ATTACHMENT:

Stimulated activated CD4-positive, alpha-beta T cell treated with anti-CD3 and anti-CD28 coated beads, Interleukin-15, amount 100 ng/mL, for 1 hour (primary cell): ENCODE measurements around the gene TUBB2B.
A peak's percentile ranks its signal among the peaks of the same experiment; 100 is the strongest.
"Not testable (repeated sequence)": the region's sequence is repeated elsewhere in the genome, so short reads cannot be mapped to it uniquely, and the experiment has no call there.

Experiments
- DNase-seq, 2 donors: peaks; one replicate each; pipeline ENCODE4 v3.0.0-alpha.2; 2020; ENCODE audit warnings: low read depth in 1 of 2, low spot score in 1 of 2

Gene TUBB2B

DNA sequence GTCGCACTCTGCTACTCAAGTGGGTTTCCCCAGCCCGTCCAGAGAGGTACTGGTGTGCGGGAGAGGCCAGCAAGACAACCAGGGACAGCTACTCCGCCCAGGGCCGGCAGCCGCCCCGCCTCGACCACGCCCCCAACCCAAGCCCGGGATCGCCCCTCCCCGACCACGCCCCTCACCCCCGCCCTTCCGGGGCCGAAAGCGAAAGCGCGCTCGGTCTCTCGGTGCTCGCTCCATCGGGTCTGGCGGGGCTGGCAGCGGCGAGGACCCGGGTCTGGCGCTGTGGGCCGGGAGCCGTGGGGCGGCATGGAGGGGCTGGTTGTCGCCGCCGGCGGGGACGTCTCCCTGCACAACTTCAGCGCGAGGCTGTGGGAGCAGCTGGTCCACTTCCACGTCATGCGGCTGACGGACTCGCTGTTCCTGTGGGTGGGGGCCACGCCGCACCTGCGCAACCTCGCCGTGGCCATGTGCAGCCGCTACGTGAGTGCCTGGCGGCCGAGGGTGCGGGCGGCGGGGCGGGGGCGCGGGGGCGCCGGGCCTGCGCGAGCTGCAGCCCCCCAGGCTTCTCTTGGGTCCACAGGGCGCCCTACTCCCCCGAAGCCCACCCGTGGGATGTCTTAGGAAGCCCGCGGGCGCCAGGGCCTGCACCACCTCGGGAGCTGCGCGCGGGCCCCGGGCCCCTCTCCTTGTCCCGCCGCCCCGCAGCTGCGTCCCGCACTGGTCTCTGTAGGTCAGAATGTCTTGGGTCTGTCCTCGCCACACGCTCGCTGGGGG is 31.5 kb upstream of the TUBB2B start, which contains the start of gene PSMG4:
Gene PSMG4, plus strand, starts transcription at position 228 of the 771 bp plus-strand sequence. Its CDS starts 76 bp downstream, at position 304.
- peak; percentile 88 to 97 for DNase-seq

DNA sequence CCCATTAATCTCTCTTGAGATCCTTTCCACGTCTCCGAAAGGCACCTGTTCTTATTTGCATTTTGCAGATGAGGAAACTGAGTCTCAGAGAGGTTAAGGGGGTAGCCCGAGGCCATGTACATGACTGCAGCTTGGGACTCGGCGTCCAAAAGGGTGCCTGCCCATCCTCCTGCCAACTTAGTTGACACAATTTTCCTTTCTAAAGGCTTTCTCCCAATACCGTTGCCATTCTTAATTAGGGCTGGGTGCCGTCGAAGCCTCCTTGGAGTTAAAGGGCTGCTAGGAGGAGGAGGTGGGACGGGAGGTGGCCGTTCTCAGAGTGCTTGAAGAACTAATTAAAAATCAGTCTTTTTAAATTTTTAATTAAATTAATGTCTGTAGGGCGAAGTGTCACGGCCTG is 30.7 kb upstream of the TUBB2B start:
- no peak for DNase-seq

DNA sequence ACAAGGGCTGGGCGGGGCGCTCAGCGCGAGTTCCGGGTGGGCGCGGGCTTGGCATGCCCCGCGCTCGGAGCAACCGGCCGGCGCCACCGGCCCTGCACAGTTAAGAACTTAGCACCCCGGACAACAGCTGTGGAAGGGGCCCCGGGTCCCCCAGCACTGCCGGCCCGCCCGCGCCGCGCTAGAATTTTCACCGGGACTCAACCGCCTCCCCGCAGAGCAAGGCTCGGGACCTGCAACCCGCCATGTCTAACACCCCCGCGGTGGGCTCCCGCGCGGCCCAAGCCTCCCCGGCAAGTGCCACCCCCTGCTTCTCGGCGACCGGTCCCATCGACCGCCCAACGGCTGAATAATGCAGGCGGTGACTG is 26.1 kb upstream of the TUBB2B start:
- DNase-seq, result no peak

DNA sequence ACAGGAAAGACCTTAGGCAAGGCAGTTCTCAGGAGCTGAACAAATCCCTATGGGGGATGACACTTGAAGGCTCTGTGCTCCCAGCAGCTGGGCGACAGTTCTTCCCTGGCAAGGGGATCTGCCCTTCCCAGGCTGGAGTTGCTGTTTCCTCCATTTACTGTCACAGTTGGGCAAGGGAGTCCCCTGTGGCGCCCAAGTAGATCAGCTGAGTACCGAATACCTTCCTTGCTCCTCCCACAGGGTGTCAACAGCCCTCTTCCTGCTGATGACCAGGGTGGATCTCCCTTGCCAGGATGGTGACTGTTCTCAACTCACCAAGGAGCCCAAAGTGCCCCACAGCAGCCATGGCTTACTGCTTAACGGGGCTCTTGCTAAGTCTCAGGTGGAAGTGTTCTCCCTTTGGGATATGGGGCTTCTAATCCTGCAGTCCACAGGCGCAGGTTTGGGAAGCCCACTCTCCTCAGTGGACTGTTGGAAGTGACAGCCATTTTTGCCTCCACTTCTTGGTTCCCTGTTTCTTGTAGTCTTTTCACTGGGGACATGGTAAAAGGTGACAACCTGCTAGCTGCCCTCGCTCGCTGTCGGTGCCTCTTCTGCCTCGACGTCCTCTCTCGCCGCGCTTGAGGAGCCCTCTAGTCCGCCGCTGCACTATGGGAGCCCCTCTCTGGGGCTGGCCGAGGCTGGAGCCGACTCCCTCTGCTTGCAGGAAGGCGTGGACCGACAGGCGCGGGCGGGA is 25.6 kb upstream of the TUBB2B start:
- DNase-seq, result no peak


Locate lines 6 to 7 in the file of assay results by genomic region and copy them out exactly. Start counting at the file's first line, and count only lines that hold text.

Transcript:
Gene TUBB2B

DNA sequence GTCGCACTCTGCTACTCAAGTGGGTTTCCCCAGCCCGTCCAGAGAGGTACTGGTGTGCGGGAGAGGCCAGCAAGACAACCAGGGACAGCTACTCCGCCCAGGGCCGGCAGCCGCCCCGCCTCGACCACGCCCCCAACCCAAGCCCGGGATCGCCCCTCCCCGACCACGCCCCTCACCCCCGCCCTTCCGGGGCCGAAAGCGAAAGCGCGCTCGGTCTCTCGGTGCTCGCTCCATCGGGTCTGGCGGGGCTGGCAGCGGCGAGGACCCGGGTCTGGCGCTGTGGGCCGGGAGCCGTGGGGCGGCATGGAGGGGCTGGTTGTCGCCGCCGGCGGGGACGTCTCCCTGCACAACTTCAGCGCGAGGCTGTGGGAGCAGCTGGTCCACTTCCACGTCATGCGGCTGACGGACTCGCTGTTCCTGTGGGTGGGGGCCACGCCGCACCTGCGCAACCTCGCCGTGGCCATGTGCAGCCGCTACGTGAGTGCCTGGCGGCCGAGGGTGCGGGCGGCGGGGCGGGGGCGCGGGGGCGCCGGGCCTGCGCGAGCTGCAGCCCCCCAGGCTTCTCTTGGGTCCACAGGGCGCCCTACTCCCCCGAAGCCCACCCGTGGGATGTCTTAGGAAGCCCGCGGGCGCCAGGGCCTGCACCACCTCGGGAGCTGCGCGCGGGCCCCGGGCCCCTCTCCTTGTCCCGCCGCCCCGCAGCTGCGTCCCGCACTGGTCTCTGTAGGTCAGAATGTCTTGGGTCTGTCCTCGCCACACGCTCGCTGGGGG is 31.5 kb upstream of the TUBB2B start, which contains the start of gene PSMG4: